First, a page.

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Netflix's Everything Sucks! Offers an Endearing Look at '90s Adolescence

With a killer soundtrack to boot

Liz Raftery

Nineties nostalgia has hit its peak with Everything Sucks!, Netflix's charming new coming-of-age comedy that premieres Friday.

Set in 1996, the show follows a group of high schoolers in Boring, Oregon (really) as they navigate the pitfalls of adolescence, the most prominent being unrequited crushes and sexual awakenings. It's all set against the backdrop of kids from the AV club and the drama club joining forces to make a short film. The expertly-curated soundtrack alone will hit anyone who came of age in the '90s right in the feels.

On paper, there's nothing that will make Everything Sucks! stand out to television viewers in today's saturated landscape. There are no big names among the cast (many of which are still high schoolers themselves) or executive producers, and anyone looking to get a '90s fix can turn to any of the dozens of reboots that are currently airing or in development.

But Everything Sucks! is something special.

[Warning: Mild spoilers ahead.]

As classmates Kate Messner and Luke O'Neil, Peyton Kennedy (Odd Squad) and Jahi Di'Allo Winston (Feed the Beast) are the real standouts of the show. Fourteen-year-old Kennedy in particular shines as Kate, the object of Luke's undying affection who - FINAL SPOILER WARNING - begins to question her sexuality after he musters the courage to ask her out.

Everything Sucks! Wants to Be the TV Show About Your High School Experience

It feels slightly wrong to spoil that twist, which is revealed in the first episode and hinted at in the show's trailer, but it's also impossible to adequately praise Everything Sucks! without doing so. That's because it's the show's handling of Kate's coming-out story, especially her subsequent interactions with Luke, that truly sets Everything Sucks! apart from... well, pretty much every other teen show out there.

Peyton Kennedy, Jahi Di'Allo Winston, Everything Sucks!
Scott Patrick Green/Netflix

We've seen plenty of coming-out plotlines by now, but Kate's arc, and the show in general, zigs where you expect it to zag and is anything but predictable. It's hard to imagine any series pulling off an episode set almost entirely at a Tori Amos concert, but in Everything Sucks!, that conceit works perfectly and, thanks to Kennedy's performance, packs an emotional gut-punch as well - even for people who didn't spend large portions of their teen years smoking clove cigarettes and listening to Little Earthquakes.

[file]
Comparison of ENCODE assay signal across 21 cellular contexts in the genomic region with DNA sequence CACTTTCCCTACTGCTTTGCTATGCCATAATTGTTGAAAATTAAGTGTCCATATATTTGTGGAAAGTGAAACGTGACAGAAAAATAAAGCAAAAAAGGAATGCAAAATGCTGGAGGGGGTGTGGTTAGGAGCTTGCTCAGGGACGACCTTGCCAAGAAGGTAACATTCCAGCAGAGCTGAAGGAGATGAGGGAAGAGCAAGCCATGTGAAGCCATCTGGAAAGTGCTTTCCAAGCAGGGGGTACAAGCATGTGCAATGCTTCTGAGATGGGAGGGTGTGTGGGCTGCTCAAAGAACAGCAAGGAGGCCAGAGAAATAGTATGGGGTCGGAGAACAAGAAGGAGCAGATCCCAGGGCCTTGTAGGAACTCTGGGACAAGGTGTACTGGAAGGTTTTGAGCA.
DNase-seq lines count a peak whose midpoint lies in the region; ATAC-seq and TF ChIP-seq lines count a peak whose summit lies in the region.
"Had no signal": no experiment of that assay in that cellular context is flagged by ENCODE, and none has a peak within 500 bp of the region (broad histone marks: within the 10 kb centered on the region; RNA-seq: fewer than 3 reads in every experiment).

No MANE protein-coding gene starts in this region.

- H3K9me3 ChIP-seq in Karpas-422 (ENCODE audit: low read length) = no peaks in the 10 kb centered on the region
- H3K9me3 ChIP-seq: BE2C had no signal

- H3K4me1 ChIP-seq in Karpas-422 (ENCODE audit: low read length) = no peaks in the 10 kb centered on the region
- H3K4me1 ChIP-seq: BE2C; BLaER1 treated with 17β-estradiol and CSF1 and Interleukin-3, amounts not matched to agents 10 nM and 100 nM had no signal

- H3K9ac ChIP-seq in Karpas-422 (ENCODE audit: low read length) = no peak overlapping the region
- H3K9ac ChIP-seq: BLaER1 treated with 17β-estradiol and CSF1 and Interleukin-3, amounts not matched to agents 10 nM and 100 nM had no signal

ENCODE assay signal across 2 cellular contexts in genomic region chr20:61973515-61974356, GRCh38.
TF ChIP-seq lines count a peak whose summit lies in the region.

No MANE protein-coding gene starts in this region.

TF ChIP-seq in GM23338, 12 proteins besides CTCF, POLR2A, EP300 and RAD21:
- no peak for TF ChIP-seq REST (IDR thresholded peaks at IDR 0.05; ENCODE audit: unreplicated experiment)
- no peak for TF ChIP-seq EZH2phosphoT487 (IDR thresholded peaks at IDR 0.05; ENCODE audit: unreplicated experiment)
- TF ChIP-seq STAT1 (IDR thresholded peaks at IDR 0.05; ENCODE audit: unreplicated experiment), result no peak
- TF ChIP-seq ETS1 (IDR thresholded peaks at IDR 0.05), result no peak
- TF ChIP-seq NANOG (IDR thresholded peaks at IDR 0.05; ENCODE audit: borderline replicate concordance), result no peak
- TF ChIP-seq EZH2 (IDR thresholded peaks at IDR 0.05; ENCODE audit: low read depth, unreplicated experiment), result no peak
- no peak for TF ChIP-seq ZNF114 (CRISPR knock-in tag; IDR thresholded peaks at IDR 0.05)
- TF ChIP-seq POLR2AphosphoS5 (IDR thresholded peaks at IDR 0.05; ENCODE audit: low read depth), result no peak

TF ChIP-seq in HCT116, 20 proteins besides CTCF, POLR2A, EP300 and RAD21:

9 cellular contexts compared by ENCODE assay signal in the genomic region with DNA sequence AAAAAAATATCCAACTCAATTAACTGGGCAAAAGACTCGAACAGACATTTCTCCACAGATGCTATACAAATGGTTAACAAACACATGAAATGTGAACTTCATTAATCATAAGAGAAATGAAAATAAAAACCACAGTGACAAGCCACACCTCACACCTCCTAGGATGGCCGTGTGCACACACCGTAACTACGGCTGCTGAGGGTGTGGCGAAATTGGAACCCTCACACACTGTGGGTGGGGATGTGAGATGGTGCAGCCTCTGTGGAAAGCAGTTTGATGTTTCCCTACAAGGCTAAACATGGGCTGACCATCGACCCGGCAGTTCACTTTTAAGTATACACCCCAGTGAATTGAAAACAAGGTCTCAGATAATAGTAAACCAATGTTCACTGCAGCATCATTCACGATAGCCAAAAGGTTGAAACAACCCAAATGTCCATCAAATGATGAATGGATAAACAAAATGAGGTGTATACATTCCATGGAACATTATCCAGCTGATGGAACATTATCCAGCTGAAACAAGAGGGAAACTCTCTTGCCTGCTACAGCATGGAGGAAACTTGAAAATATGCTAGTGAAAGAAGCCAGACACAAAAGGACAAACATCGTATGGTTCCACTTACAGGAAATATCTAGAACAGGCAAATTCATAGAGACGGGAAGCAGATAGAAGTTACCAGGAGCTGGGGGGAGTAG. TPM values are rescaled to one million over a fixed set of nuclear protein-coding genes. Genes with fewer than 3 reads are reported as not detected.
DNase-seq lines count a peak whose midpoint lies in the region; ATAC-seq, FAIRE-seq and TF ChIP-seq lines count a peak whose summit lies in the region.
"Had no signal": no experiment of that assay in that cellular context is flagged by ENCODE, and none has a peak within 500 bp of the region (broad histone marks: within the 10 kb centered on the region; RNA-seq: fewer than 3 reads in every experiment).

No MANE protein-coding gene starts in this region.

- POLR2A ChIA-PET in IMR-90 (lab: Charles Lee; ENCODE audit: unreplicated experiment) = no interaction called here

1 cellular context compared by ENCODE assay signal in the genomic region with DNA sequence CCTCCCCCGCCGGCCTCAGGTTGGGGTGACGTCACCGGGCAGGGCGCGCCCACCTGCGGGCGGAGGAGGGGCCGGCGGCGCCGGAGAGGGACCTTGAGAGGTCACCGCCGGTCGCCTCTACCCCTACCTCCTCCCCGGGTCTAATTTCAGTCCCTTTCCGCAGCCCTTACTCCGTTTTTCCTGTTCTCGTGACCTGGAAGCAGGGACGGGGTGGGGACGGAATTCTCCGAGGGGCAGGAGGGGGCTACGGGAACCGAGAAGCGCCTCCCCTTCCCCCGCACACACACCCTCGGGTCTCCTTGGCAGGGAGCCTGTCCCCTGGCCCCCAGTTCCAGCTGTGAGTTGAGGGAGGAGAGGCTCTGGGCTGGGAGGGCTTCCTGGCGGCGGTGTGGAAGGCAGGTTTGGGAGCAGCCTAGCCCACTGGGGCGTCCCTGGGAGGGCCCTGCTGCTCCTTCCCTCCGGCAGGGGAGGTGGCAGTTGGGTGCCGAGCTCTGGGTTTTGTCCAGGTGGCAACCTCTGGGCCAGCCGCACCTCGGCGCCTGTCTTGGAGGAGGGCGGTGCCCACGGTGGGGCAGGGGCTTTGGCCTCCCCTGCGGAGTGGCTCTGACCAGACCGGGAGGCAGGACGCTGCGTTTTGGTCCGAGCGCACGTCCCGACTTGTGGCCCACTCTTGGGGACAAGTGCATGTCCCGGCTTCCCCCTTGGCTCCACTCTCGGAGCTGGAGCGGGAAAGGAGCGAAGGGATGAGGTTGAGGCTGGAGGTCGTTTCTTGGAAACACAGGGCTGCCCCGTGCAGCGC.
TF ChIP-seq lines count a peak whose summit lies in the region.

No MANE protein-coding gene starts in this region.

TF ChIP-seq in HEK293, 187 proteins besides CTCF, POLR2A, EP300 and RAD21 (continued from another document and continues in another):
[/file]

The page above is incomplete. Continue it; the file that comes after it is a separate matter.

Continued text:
Like Fox's tragically short-lived Freaks and Geeks, Everything Sucks! adopts a warts-and-all approach to its characters. Teenagers have a tendency to be assh---s, and that's certainly true of the students at Boring High School. This, if anything, is the show's biggest weakness: Some of the characters (especially, ahem, the drama kids) can be grating at times, just like real-life teenagers. But for the most part their behavior, as occasionally obnoxious as it is, doesn't ever make you stop rooting for them. Freaks and Geeks was also set two decades prior to its airing, a clever conceit that made it appealing to both teens and their parents in the late 1990s. It's easy to anticipate the same being true for Everything Sucks!, because it's not only the kids who have issues to deal with. The title holds true for adult characters too, including single parents Ken (Patch Darragh), Katie's father and the school principal; and Sherry (Claudine Mboligikpelani Nako), Luke's mother, whose job as a flight attendant makes her a sporadic presence in her son's life.

Its availability on Netflix, and thus not having to adhere to broadcast standards and practices, also contributes to Everything Sucks! feeling like a more authentic depiction of high school than many of its counterparts. The kids curse, make crude references to masturbation and sex, and in general seem like real teenagers rather than made-for-TV ones. (The same can be said of the kids in Netflix's other teen-focused hit, Stranger Things.)

The season ends on a note that indicates creators have already mapped out the direction for a (literal) sophomore season, should the show get picked up. And here's hoping it will, because these teens' stories are far from over.

All 10 episodes of Everything Sucks! Season 1 premiere Friday on Netflix.